CAJUN COUNTRY


Remember the famous words attributed to “Mark Twain”—“The coldest winter I ever spent was a summer in San Francisco.”  I’d like to paraphrase that quote, “The most fun I ever had in one year was a week I spent in Cajun Country.”

First of all it was a “work” week and I think we did work a few daylight hours.  I was sent to Lafayette, Louisiana (and surrounding countryside) in 2006 to work with the local sales rep, Paul. I admit most of the “workday” was sightseeing for yours truly. Between visiting a few customers we would stop at local unique places.  I guess the weirdest thing was seeing all the “drive-through” bars.  That’s right…in this part of the country you can order a Daiquiri and it’s served at your car window in a paper cup and straw.

 They also bury the dead above ground because of the low sea level

Here’s a typical cemetery in Rayne, Louisiana (called the Frog Capital of the World)

When the work-day ended (early), Paul couldn’t wait to show me what it meant to be a “Cajun” and to live the Cajun lifestyle.  A lot of their culture centers on music and food.  I bought into that culture immediately.  I tried to tell him I already was a Cajun because music and food is me.  But then I heard new wonderful music and ate new delicious food and cursed my Irish heritage of potatoes and Guinness.

A quick history of the Acadians:  They were very much like the Pilgrims, a group of French settlers looking for freedom and they found it on the edge of eastern Canada in 1604.  There was abundant fish, wildlife and fertile fields. They thought they had found heaven on earth and called it Arcadia or “Acadie” in their language.  They spent 100 glorious years there and their colony prospered and grew. In 1713, the English, after war with France, took over the settlements.  The Acadians struck a deal with their new rulers and promised to remain neutral; all they wanted was to be left alone.  This lasted until 1755 when a new power-hungry governor demanded the Acadians swear allegiance to the Crown of England.  The Acadians asked once more to be left alone and remain neutral.  The governor retaliated and took their land and ordered them into exile.  Some went back to Europe, some moved into the French-speaking parts of Canada and others sought refuge in the English colonies to the south.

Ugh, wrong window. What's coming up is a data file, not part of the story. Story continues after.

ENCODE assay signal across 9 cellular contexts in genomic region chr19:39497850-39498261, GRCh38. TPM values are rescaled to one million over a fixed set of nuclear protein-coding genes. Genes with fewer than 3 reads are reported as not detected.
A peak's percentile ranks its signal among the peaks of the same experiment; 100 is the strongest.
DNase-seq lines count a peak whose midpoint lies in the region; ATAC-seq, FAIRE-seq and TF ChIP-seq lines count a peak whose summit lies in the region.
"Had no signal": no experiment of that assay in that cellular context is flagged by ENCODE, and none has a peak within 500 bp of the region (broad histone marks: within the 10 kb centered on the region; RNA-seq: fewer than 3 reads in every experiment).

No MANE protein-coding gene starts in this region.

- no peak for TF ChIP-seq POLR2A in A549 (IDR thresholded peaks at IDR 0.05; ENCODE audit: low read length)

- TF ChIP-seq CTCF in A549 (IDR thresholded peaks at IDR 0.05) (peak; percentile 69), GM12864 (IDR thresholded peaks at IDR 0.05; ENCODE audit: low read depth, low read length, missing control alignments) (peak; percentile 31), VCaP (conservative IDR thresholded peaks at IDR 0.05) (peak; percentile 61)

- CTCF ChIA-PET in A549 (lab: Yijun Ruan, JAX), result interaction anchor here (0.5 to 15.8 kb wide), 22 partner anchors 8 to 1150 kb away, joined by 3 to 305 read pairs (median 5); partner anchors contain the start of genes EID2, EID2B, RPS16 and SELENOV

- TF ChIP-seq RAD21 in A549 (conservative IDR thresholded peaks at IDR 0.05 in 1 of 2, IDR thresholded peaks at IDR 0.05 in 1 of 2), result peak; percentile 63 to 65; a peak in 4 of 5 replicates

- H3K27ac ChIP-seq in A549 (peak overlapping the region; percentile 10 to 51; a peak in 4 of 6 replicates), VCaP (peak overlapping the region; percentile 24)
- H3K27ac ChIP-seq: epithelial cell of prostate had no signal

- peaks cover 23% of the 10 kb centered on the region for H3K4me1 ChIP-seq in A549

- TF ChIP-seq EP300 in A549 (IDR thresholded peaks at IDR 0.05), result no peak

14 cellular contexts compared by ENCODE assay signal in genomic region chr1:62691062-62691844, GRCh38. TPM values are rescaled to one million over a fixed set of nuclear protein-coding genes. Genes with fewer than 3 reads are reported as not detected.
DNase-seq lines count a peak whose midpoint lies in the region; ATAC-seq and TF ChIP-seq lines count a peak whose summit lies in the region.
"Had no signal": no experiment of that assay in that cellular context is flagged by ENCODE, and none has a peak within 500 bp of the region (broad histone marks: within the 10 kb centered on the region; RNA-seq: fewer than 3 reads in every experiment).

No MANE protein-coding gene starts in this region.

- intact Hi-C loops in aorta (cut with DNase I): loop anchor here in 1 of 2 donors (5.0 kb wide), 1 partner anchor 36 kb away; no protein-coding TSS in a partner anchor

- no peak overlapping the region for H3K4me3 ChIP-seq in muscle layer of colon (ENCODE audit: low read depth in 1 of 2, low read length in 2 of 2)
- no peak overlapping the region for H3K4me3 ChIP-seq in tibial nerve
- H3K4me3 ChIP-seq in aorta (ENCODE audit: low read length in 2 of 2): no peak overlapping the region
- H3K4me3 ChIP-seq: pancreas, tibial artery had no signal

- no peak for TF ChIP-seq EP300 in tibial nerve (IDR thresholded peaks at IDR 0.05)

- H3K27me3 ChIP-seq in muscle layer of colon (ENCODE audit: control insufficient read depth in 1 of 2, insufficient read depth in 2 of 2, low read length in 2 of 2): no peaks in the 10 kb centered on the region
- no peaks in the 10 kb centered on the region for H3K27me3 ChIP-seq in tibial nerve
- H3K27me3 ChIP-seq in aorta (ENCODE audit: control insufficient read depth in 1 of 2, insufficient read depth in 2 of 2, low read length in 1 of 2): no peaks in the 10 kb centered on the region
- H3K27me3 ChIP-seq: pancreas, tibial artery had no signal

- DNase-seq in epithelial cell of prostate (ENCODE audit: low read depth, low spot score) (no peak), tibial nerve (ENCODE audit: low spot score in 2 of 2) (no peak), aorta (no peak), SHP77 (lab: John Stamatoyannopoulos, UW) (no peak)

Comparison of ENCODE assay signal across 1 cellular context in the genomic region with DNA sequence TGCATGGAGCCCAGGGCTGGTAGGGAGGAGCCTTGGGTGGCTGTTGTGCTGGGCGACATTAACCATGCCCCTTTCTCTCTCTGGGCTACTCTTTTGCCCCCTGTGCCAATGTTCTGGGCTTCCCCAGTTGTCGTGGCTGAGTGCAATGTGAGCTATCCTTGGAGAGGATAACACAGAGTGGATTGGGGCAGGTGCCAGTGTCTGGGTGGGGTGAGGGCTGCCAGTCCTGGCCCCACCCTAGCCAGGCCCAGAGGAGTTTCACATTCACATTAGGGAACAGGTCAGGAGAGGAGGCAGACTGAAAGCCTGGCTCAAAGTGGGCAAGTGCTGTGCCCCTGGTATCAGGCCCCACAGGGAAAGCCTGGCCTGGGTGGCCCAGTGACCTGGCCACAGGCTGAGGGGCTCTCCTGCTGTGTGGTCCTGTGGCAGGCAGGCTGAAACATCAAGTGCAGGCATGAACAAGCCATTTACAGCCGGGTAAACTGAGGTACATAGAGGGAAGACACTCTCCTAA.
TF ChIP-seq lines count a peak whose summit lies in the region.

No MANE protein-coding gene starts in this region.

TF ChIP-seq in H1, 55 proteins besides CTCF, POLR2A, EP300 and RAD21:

In 1765 a band of 200 Acadians arrived in New Orleans.  None of them liked the “city life.”  They moved on west to start a New Acadia in the land that is now one of my favorite places, Breaux Bridge.  Their leader was Joseph Broussard dit Beausoleil.  They built a wonderful new culture and became known as Cajuns.

In 1901, oil was discovered in Louisiana and the Cajuns were no longer isolated as the oil workers poured onto their lands.  By 1921, the local schools demanded that English only had to be spoken and small Cajun kids that uttered a single word of French on the playground were spanked.  However, the authorities couldn’t silence the Cajuns from playing their distinctive music. In 1928, the Breaux family recorded a song called “Jolie Blonde” and it eventually was called the Cajun national anthem. Check out one of the original Cajun music heroes, Nathan Abshire playing Jolie Blonde.

http://youtu.be/UjWZ9OyYdj4

The English repression and the American intolerance failed to destroy the Acadian culture. In 1968 the Louisiana legislature created The Council for the Development of French in Louisiana.  A Cajun Renaissance happened in South Louisiana with teachers from France arriving in the state to teach the language to school children.

In 1980, Mulate’s Restaurant opened in Breaux Bridge, dedicated to the preservation of the traditional food, music and dancing of the Cajun people.  Paul and I ate at Mulate’s and I loved the Fried Alligator, Etouffee and Praline Supreme. It was a Monday night and every one of the 200 seats was taken by 7pm. When Jay Cormier and his Cajun band started, I was the only one left seated.  I’ve never seen anything like it.  Old and young were packed on the dance floor for every song.

We probably went to another 10 dance halls that week and they were all packed and everybody was smiling and dancing.  These were all week nights, not weekends.  I can’t imagine how these places could get another body inside their walls on weekends.

I remember the Bonefish Grill, Zoe’s Kitchen and the great Prejean’s Cajun Cuisine. Thank you Paul, my Cajun buddy and thanks you all the great musicians I enjoyed.

About bakoheat

Writer/Musician
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